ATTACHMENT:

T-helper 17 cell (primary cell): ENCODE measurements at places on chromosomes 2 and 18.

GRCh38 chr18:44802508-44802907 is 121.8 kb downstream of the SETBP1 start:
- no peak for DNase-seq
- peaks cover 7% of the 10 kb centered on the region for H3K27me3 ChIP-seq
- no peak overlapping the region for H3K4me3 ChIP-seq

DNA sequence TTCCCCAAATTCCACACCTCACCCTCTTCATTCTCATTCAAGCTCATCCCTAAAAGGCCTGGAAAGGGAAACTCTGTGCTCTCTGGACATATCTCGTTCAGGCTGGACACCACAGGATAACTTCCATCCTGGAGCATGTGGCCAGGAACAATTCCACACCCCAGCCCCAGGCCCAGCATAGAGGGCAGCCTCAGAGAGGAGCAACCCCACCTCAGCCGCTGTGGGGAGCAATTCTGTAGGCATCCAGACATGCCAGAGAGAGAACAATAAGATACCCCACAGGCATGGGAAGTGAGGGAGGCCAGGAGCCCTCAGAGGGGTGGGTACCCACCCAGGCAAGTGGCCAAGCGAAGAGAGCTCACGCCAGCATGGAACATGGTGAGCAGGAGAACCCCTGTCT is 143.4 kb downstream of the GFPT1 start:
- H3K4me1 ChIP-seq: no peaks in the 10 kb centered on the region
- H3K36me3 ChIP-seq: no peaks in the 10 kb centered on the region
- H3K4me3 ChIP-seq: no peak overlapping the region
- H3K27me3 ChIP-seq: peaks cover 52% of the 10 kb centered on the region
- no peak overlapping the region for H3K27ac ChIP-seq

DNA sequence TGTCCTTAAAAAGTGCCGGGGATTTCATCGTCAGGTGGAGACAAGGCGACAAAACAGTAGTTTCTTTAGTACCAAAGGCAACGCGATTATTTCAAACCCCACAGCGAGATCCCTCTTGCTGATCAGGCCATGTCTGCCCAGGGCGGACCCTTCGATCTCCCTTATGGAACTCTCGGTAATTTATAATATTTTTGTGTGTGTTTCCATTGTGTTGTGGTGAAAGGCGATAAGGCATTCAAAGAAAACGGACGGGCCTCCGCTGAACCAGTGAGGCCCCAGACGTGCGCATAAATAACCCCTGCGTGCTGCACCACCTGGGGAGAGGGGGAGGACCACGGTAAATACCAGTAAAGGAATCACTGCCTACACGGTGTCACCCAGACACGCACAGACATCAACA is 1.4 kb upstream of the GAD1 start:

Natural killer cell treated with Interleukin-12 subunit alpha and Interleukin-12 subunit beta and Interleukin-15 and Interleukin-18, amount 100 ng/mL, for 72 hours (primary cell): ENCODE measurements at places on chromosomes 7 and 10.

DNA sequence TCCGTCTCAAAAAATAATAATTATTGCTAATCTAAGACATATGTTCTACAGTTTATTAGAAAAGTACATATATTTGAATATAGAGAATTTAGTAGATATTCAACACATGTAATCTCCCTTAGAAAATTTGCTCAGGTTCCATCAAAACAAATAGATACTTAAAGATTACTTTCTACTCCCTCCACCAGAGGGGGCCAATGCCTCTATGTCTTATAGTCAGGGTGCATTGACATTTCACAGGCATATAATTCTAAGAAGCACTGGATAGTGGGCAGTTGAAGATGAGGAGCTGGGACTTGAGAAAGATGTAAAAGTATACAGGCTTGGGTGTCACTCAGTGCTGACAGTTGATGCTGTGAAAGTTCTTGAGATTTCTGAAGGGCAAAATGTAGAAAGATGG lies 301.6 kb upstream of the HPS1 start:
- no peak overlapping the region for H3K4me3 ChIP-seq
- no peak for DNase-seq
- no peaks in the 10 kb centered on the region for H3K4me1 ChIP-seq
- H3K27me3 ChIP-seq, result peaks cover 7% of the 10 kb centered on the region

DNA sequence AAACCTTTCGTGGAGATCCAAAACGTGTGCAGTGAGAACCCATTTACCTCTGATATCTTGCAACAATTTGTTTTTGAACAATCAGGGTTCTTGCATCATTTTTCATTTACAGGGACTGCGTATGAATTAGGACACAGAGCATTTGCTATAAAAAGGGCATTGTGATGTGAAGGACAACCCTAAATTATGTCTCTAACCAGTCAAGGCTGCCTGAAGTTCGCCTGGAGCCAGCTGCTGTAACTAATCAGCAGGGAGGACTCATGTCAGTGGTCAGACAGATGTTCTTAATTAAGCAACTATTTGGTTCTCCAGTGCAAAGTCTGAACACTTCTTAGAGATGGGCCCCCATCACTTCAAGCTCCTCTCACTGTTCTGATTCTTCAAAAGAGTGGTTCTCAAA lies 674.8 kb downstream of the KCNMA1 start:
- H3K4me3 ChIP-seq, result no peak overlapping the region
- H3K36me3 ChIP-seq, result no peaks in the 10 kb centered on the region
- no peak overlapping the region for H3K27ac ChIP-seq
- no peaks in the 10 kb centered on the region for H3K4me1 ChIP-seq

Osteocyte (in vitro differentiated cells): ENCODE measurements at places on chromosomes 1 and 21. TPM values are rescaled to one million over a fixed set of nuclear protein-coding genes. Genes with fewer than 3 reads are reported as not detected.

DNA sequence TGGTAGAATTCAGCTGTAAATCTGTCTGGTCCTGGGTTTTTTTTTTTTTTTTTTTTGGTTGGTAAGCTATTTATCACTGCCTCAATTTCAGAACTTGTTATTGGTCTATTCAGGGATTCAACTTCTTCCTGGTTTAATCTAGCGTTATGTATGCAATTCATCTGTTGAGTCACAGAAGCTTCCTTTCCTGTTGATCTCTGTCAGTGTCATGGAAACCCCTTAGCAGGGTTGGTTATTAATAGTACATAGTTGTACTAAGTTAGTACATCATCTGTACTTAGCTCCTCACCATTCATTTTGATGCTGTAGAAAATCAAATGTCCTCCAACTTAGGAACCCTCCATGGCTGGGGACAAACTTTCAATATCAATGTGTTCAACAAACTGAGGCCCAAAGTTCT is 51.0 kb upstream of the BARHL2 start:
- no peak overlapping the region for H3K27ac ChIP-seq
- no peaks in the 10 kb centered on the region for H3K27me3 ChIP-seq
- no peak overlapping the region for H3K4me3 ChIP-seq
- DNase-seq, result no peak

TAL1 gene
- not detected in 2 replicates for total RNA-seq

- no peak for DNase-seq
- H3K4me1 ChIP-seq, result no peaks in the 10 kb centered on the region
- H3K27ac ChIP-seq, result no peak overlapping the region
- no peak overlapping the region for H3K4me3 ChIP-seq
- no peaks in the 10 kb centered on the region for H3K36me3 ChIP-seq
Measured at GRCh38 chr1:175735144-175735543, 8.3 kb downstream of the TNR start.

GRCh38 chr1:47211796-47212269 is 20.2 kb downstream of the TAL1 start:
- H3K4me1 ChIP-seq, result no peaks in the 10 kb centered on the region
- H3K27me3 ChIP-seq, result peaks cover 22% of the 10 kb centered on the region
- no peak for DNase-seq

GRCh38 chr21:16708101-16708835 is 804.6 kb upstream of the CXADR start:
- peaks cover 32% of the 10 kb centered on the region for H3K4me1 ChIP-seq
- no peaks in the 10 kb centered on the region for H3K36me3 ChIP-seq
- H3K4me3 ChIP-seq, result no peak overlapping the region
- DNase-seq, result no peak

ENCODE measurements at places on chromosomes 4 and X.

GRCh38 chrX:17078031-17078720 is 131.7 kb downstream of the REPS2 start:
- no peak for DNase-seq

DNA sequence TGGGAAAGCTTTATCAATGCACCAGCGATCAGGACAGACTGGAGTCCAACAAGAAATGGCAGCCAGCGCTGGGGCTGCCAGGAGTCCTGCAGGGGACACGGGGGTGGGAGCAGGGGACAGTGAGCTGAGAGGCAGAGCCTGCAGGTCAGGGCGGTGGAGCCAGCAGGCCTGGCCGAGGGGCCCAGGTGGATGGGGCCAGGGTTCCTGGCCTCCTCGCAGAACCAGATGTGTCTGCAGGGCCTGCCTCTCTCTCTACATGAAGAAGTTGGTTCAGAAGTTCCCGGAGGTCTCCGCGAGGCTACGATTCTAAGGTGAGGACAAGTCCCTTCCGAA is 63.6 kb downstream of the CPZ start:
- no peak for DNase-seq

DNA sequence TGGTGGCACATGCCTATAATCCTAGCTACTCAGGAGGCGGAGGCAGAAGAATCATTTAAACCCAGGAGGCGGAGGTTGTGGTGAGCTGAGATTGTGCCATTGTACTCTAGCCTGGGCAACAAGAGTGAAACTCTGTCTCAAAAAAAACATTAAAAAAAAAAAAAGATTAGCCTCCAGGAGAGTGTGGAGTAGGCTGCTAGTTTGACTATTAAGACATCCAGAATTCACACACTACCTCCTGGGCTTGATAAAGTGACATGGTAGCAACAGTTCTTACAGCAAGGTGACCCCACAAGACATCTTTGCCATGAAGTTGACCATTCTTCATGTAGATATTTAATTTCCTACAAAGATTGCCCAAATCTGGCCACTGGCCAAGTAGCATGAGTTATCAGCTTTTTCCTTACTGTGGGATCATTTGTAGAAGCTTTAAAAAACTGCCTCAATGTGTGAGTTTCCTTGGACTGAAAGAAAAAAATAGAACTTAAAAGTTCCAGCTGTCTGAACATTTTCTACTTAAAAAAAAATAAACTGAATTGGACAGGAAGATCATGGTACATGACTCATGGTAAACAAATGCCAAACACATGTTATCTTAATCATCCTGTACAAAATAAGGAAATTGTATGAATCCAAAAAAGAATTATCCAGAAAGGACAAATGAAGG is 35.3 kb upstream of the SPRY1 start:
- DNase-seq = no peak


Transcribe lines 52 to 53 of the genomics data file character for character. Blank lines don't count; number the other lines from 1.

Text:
DNA sequence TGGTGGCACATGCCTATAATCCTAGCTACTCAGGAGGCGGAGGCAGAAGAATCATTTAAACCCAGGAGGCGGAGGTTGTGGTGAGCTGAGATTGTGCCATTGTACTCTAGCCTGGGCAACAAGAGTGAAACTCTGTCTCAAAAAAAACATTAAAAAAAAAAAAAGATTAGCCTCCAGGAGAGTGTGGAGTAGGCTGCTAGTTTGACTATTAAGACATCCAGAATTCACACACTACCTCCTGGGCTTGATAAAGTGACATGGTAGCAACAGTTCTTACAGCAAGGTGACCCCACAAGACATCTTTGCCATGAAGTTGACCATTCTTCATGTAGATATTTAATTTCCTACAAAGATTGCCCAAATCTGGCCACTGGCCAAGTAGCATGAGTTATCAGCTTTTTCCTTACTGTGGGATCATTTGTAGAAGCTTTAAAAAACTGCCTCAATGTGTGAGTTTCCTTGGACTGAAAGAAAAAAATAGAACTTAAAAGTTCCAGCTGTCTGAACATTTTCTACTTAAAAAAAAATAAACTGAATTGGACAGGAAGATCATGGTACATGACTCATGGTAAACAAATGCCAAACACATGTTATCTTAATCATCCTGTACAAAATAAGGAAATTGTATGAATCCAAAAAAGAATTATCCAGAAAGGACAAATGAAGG is 35.3 kb upstream of the SPRY1 start:
- DNase-seq = no peak